Post-Super Bowl Era TROUBLE for Sports Betting Agencies?
The short, periodic interjections of comedy, terror, and emotional prodding, also known as commercials, could be argued as the highlight of Super Bowl weekend every year.
Okay— maybe the commercials are not always the knee-slapping comedies or tear-jerking tragedies that they used to be, but they are still guaranteed to capture the attention of millions of Americans from all over the country. As a result, Super Bowl commercials can be quite costly, with this year’s reported to cost $6.5 million per 30 seconds during breaks from the big game.
Sports betting companies, along with leaders from all other major markets, were forced to go all-in during this year’s championship bout as they continue to search for a leg-up in a world where everyone is competing for attention. As a result, the first post-Super Bowl analyses have been quite harrowing.
Trouble Brewing for Sports Betting Giants
The cost of going all-in on advertisements and visibility during the Super Bowl and the weeks leading up can hit hard, as many sports betting companies are finding out.
DraftKings’ stock is a perfect example of the consequences of exorbitant spending; the betting giant’s price fell 20% on the open market last Friday due to increasing costs and widening losses despite exceeding expectations in fourth-quarter sales.
DraftKings co-founder and Chief Executive Officer, Jason Robins, has been busy since the earnings were reported on a conference call last week, introducing new features such as a “Go Live” function that will allow DraftKings members to chat with other bettors on the opposite side of betting lines and a content team that will feature Mike Golic Jr., and even claiming that the tax revenue resulting from legalizing sports betting in California could help homelessness and mental health worries on the West Coast.
“In California, we continue to work with a number of leading online sports betting operators in support of a campaign to bring regulated, safe, and responsible online sports betting to the state,” Robins said. “Legal online sports betting is projected to bring hundreds of millions in tax revenue annually to the state to address two of the state’s most pressing issues: homelessness and mental health.”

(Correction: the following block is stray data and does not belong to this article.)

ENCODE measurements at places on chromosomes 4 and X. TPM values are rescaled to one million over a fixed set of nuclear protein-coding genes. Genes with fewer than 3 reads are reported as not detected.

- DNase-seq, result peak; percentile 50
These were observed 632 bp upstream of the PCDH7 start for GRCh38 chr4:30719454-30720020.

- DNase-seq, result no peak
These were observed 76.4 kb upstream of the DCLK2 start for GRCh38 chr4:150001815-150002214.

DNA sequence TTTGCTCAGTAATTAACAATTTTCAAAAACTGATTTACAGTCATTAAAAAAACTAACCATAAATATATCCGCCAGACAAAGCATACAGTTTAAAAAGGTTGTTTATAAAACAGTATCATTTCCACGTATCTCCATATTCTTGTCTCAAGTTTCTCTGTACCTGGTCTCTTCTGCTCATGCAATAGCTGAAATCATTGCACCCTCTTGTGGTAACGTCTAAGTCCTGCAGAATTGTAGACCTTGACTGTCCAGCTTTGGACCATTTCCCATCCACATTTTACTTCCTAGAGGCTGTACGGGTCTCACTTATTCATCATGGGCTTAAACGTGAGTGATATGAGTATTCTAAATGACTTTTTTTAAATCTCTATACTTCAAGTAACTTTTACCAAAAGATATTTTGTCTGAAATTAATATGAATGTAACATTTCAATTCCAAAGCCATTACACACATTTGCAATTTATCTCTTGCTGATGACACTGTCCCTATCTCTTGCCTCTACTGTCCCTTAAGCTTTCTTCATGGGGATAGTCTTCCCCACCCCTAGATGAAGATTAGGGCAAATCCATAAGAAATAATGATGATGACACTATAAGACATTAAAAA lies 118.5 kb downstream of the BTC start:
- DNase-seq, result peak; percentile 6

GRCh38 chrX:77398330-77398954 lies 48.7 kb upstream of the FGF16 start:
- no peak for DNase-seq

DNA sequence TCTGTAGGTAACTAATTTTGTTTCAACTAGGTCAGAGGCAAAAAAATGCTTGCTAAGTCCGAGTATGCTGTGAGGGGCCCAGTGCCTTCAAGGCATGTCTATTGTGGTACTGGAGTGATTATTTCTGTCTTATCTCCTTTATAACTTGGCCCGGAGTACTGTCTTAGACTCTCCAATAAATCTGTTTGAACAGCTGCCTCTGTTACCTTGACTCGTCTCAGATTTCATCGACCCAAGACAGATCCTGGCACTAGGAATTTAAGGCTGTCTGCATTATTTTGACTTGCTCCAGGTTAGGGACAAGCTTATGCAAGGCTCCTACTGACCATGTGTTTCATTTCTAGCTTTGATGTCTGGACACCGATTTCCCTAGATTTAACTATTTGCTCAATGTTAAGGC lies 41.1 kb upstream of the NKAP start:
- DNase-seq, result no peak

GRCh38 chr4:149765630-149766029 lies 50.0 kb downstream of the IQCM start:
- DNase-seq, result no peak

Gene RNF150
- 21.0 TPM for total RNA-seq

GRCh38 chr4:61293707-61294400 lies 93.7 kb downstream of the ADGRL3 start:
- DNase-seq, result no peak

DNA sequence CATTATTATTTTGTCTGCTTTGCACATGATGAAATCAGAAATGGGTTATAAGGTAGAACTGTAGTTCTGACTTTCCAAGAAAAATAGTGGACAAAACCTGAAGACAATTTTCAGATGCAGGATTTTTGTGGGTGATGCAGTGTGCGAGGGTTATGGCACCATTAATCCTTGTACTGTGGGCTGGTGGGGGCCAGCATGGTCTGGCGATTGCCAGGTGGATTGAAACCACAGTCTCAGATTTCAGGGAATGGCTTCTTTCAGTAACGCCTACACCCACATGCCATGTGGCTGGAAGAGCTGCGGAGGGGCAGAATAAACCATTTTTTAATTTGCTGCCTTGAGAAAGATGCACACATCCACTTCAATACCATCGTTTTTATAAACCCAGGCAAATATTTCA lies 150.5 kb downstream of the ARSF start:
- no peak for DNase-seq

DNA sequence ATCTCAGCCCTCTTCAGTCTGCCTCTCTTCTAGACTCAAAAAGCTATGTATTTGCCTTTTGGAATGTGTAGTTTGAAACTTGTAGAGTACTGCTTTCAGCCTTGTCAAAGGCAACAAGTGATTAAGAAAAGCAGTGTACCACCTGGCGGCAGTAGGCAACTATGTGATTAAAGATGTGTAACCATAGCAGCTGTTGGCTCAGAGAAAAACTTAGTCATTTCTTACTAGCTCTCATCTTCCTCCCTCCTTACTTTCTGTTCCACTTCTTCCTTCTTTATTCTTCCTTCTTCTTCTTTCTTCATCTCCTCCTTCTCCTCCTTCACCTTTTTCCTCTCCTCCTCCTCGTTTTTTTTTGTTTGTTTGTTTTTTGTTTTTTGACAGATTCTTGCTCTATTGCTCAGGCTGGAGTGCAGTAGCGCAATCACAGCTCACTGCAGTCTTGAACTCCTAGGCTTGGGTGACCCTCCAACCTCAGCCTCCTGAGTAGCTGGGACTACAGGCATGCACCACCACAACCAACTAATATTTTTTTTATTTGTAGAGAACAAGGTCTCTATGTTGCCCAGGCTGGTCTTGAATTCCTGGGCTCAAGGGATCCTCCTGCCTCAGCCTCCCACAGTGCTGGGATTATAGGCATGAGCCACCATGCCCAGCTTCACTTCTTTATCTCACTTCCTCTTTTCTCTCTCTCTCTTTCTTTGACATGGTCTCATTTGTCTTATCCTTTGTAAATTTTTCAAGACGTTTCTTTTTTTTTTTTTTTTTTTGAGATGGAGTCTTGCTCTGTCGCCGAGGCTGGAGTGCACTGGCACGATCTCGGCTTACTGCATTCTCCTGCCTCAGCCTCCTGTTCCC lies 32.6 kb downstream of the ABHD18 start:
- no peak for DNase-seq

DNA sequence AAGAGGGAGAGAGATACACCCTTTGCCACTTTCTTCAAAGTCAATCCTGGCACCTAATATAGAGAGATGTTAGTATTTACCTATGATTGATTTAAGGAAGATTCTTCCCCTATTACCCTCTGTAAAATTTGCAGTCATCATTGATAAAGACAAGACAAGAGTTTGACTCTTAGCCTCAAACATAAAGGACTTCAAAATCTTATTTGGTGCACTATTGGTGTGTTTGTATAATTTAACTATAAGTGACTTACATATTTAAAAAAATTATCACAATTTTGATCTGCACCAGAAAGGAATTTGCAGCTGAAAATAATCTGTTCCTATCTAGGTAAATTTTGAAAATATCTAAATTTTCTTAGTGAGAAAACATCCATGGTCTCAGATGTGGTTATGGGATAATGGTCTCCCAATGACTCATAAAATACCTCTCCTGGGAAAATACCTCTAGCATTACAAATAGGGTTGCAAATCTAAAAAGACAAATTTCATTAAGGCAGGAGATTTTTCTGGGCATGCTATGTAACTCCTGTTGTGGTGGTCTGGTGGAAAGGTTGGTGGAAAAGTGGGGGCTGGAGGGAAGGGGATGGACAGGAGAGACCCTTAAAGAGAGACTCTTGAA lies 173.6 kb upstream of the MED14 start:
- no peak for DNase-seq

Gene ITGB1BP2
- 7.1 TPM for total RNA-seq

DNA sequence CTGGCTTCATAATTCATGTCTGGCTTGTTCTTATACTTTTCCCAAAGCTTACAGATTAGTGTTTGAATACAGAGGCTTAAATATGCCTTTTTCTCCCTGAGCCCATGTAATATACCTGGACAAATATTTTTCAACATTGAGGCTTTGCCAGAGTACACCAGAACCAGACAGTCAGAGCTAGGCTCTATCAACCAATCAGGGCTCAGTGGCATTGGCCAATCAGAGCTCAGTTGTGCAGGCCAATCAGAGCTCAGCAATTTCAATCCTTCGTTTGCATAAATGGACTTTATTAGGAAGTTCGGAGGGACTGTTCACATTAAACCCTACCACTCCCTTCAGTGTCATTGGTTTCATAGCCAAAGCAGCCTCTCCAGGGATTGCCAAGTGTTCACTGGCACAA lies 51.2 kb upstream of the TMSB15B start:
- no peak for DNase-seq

As unlikely as it is that DraftKings will suddenly shut its doors next week, Robins’ clamoring shows that, regardless of how it may seem, he knows what is going on— and he is worried.
More Problems to Come
Sports betting is set for a huge uptick when March Madness rolls around; the annual 68-team tournament will pit the best teams in college basketball against one another in a single-elimination bracket from March 13 to April 4.
Last year’s championship bout between the champion Baylor Bears and runner-up Gonzaga Bulldogs drew 16.9 million viewers, presenting a massive market to sports betting companies. This future patronage could be rather short-lived, however, if the Major League Baseball lockout does not reach a resolution.
Jason Robins was back in action to deliver his thoughts on the matter, sharing his worries on behalf of all sportsbooks.
“When games are not being played, that is not positive for us,” Robins said. “Hopefully, baseball will figure this out.”
DraftKings is the easy target for criticism because of its negative returns, but the fact is that all of the sports betting giants are eating at each other’s profits with their fierce competitions. Shares of FanDuel owning-company, Flutter Entertainment, are down 6% in 2022 and 20% in the past year. Caesars, Penn National Gaming, and MGM are all on a downward spiral this year too.
As all companies move towards the red, they have been forced to create more risk-free bets and registration rewards to increase reach and retention, which negatively impacts short-term profit lines.
The Optimist Says…
If there is a positive to look at, it is that sports betting has been an overall slam dunk in the United States in recent years. States are lining up to legalize operations within their boundaries, and all 50 states will likely have legal sports betting within the next decade or two. 30 states currently offer in-person sports betting, and 18 also allow online gambling.
The key for companies moving forward will be to find a way to manage their own expenditures without pouring too much money into recruitment. This even extends to major markets such as New York.
“When the New York market launched, there was some aggressive promotional behavior by many operators, but DraftKings is committed to maintaining its disciplined approach to customer acquisition and is targeting a two to three-year path to profitability for the state,” said Jason Robins.
Obviously, not every market can continuously expand and profit without entering the red every once in a while— the key to figuring out the future of sports betting will be how quickly these investments into advertising and increasing registration will pay themselves off.